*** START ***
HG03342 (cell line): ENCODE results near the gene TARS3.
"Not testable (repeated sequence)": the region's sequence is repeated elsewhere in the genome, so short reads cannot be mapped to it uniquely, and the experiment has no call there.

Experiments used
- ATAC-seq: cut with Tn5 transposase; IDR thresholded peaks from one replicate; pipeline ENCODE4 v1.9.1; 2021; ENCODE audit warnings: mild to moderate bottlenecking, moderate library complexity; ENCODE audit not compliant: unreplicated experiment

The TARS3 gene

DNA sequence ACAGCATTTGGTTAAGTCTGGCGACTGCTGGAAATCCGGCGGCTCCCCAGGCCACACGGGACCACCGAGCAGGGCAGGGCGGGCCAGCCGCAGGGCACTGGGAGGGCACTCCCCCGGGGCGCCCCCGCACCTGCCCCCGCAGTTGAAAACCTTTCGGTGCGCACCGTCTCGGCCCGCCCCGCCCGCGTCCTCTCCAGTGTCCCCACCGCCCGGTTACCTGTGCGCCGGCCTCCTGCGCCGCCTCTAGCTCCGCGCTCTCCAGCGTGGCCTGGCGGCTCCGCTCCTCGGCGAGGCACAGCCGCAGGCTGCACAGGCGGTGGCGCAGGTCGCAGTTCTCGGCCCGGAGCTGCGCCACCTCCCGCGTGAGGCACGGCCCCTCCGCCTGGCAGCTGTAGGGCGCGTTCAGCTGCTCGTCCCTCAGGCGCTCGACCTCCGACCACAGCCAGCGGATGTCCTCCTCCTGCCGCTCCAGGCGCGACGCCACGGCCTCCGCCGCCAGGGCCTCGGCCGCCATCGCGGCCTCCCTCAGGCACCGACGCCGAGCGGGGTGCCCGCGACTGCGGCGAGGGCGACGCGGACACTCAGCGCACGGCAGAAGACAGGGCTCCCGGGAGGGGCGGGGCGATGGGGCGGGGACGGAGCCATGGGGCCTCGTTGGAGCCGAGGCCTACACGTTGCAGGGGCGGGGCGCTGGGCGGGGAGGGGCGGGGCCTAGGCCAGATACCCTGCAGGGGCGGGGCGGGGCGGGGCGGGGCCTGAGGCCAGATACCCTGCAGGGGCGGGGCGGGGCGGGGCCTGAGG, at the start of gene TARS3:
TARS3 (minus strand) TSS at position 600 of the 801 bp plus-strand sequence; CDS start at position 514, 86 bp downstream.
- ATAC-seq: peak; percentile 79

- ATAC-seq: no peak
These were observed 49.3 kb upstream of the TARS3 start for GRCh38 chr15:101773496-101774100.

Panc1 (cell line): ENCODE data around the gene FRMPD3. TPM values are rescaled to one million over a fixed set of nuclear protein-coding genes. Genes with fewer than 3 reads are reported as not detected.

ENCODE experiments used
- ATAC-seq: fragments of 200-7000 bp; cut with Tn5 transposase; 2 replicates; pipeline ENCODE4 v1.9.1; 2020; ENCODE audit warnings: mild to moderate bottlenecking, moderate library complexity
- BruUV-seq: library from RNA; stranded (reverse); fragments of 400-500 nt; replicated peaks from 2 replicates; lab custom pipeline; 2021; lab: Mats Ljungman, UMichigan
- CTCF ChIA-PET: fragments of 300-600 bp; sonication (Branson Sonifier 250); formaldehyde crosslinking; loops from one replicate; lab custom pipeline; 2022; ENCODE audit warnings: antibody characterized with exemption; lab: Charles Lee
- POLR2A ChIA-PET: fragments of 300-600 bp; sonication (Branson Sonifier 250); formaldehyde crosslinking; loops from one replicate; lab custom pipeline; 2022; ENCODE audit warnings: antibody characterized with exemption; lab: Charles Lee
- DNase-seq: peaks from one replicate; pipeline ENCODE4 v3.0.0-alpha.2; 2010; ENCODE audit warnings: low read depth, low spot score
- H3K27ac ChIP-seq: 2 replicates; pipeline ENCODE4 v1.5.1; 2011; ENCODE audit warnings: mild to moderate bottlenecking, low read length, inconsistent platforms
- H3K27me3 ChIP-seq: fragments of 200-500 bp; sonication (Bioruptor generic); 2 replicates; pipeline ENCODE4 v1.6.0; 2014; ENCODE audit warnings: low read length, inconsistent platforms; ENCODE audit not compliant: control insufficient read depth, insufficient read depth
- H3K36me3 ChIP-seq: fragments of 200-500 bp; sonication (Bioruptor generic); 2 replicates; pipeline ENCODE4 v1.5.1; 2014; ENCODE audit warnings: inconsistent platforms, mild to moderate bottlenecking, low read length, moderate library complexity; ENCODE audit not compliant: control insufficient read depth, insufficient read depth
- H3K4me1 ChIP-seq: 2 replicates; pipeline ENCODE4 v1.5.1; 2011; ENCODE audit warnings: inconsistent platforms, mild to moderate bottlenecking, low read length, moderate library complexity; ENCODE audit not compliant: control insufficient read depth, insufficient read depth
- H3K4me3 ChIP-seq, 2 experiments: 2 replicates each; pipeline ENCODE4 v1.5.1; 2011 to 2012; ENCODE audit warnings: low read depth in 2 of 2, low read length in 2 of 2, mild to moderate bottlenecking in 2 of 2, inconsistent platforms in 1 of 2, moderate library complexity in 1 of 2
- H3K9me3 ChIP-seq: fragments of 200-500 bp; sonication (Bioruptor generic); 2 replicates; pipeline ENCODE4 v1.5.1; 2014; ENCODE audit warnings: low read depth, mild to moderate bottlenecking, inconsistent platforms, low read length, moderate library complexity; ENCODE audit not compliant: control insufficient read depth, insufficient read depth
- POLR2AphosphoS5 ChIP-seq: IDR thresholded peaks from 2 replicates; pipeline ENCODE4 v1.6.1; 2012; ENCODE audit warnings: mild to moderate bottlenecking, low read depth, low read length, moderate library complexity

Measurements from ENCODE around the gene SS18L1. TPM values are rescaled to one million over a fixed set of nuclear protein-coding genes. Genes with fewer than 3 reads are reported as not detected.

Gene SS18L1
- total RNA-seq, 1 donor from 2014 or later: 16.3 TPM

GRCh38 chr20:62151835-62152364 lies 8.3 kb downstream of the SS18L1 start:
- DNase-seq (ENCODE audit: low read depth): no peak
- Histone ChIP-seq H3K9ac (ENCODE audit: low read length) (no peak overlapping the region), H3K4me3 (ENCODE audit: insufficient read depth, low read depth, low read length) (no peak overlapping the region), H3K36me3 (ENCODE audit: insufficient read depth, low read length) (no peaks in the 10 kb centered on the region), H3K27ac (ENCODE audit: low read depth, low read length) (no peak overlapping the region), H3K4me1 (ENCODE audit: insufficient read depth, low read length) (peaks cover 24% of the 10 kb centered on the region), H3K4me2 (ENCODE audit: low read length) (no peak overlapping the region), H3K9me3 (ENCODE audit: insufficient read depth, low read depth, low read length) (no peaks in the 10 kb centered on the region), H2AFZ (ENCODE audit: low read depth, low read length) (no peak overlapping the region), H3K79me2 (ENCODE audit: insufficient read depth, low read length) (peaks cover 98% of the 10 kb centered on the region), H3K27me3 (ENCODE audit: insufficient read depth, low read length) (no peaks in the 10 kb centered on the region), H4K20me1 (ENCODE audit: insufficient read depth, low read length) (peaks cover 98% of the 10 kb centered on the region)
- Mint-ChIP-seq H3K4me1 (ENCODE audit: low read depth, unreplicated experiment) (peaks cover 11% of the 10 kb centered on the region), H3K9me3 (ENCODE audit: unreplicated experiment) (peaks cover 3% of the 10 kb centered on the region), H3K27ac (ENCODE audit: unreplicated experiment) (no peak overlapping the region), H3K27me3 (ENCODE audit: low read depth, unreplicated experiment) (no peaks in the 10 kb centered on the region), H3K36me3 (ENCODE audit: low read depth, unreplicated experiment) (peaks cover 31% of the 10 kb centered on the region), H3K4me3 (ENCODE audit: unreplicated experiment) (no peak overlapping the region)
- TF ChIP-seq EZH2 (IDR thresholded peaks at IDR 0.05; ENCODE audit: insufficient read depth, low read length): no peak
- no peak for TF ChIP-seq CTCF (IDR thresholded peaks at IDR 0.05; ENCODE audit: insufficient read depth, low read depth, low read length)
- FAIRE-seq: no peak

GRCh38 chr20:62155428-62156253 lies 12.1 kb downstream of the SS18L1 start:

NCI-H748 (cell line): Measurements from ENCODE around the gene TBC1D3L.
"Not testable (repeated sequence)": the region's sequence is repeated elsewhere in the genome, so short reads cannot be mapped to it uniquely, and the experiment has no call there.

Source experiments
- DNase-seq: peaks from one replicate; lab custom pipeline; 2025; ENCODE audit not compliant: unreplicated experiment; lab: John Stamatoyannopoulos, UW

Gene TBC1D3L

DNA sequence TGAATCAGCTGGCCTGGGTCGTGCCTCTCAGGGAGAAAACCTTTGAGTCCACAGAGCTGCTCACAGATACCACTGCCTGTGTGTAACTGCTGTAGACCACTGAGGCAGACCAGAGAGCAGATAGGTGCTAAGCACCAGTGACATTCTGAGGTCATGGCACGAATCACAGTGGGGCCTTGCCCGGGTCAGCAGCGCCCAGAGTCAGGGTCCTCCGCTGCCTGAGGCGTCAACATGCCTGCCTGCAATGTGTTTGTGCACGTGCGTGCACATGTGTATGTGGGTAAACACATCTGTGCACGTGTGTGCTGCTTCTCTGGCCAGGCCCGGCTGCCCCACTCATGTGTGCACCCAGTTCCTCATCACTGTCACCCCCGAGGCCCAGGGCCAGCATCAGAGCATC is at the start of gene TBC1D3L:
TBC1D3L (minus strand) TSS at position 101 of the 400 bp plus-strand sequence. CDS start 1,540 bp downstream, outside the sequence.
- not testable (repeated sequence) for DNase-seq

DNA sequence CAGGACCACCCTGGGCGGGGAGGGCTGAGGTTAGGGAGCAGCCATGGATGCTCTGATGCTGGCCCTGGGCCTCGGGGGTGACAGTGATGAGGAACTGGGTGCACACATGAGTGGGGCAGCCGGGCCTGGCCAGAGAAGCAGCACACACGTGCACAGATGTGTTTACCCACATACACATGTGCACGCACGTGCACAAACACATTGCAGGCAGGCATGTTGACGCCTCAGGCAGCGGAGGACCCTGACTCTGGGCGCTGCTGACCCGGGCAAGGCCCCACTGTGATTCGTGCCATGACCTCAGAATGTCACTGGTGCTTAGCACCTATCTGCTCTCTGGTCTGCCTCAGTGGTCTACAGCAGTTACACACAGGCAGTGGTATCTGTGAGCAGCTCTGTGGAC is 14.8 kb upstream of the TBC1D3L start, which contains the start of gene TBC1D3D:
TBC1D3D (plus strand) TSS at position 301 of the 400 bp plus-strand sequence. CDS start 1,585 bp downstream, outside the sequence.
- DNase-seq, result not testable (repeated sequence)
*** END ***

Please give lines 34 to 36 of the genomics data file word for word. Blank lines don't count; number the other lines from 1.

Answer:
- FAIRE-seq: no peak

GRCh38 chr20:62155428-62156253 lies 12.1 kb downstream of the SS18L1 start:

NCI-H748 (cell line): Measurements from ENCODE around the gene TBC1D3L.